As in past editions, ECAI'14 was accompanied by the Conference on Prestigious Applications of Intelligent Systems (PAIS 2014), from which the papers are also included in this volume, and the Starting AI Researcher Symposium (STAIRS), the papers of which are published in a separate volume. Moreover, the program of ECAI'14 includes four invited plenary talks, several invited talks in the “Frontiers of Artificial Intelligence” track, as well as an extensive workshop and tutorial program.
In total, 611 papers were submitted to ECAI'14, viz. 562 long and 49 short papers. Of these, 158 (28%) and 20 (41%) were accepted, respectively, as well as 89 long papers, which were accepted as short papers. Similar to previous ECAI conferences, the largest areas of submission were ‘Knowledge Representation, Reasoning, and Logic’, followed by ‘Agent-based and Multi-agent Systems’ and ‘Machine Learning and Data Mining’.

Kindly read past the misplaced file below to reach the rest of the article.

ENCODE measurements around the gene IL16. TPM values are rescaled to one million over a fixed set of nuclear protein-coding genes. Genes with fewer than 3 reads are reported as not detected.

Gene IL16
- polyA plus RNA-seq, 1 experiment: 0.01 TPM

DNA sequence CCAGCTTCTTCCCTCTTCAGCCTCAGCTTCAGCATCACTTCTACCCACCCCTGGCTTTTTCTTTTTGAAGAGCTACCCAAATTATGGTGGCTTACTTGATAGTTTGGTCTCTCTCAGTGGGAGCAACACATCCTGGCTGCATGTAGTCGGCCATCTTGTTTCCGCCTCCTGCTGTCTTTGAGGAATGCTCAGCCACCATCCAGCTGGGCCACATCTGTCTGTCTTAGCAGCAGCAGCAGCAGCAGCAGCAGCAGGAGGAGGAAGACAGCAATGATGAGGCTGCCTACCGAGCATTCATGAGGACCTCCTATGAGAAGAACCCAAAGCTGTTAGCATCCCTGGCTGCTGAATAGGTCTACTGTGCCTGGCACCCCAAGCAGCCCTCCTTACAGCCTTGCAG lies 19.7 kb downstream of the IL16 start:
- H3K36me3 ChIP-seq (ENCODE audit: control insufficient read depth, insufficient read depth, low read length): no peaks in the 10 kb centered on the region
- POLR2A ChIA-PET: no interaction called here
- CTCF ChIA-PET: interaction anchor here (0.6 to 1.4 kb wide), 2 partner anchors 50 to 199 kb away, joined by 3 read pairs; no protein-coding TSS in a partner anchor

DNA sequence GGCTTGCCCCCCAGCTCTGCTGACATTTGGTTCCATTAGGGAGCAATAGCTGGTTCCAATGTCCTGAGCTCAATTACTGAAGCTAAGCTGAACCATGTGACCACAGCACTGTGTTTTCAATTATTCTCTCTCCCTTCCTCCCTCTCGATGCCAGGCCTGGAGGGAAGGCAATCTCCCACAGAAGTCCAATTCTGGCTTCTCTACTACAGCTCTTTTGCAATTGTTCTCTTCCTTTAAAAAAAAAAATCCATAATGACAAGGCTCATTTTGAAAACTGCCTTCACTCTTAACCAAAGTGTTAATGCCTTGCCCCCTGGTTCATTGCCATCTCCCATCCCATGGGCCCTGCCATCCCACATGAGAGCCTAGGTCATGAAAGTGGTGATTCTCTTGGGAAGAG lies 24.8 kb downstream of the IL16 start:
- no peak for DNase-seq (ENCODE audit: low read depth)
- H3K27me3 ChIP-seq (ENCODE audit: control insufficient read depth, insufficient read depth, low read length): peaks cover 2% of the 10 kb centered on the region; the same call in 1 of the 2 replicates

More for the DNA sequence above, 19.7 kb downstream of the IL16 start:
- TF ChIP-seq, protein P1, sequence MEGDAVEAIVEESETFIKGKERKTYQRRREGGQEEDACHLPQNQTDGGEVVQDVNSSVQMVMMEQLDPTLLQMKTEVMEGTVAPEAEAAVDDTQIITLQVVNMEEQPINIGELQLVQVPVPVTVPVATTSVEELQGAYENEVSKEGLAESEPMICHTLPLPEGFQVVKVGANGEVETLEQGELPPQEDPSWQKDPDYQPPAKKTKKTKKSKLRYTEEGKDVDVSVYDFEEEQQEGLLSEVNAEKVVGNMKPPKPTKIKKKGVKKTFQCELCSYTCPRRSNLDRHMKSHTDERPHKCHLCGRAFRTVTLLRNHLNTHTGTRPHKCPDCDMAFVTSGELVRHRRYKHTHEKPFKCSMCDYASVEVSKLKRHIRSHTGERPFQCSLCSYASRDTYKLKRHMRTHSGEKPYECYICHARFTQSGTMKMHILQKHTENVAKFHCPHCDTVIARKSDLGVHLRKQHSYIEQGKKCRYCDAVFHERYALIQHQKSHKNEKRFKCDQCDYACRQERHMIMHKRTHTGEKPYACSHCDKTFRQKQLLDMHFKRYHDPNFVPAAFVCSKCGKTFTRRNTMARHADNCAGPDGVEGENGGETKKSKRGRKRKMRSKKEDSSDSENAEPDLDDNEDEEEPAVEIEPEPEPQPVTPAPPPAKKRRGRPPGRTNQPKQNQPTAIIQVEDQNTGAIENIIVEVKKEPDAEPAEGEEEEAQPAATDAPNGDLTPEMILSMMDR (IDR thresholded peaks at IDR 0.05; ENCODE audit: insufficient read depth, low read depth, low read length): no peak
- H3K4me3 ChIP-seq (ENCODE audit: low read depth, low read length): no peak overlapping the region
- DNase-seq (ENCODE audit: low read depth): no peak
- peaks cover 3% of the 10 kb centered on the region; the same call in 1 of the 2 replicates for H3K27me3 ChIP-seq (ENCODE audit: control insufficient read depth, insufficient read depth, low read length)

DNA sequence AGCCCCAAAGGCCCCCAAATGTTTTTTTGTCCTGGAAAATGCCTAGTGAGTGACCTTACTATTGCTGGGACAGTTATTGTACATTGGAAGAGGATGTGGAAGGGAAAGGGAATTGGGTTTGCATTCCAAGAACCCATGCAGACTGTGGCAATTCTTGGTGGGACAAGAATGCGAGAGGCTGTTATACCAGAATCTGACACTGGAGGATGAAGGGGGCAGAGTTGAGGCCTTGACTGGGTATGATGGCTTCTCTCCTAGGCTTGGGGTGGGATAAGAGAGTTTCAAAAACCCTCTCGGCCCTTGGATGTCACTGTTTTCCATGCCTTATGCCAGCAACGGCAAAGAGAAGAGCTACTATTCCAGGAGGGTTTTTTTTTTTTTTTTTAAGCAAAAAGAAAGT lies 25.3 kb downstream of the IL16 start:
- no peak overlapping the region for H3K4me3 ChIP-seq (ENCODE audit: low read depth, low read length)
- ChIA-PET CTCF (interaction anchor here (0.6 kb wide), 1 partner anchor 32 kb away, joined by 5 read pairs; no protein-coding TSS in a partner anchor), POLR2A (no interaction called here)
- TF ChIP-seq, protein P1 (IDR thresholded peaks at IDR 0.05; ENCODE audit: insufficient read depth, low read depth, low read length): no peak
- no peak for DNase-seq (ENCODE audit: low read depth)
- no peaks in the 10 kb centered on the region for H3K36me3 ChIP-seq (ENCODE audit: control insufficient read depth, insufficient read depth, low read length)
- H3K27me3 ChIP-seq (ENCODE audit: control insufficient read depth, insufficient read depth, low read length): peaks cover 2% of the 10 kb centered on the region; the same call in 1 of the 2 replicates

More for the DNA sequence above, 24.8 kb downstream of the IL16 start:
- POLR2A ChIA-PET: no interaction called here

I was lucky to be part of a wonderful and highly dedicated team: I would like to thank Marina De Vos and Karl Tuyls for putting in place an extensive workshop program, Agostino Dovier and Paolo Torroni for attracting exciting tutorials, João Leite and Ulle Endriss for their devotion to STAIRS'14, and last but not least Gerhard Friedrich and Barry O'Sullivan for chairing PAIS'14 as well as organizing the system demonstration track. I would also like to thank the local organizers Vladimír Mařík, Olga Štěpánková, and Filip Železný for our constructive collaboration. A special thanks goes to Zuzana Šeps for having always been there when needed! I also benefited a lot from the experience, material, and advice obtained from my two predecessors, Luc De Raedt and Michael Wooldridge. Similarly, I would like to thank the members of the ECCAI board for their advice and guidance. I am indebted to Thomas Preuss for his constant support with ConfMaster. Of course, it goes without saying that my life would have been truly miserable without the great support of my group: Holger Jost, Philip Obermeier, Javier Romero, Orkunt Sabuncu, Roland Kaminski, Benjamin Andres, and Max Ostrowski. And finally, thanks to all PC and SPC members, reviewers, sponsors, and all authors who submitted to ECAI'14.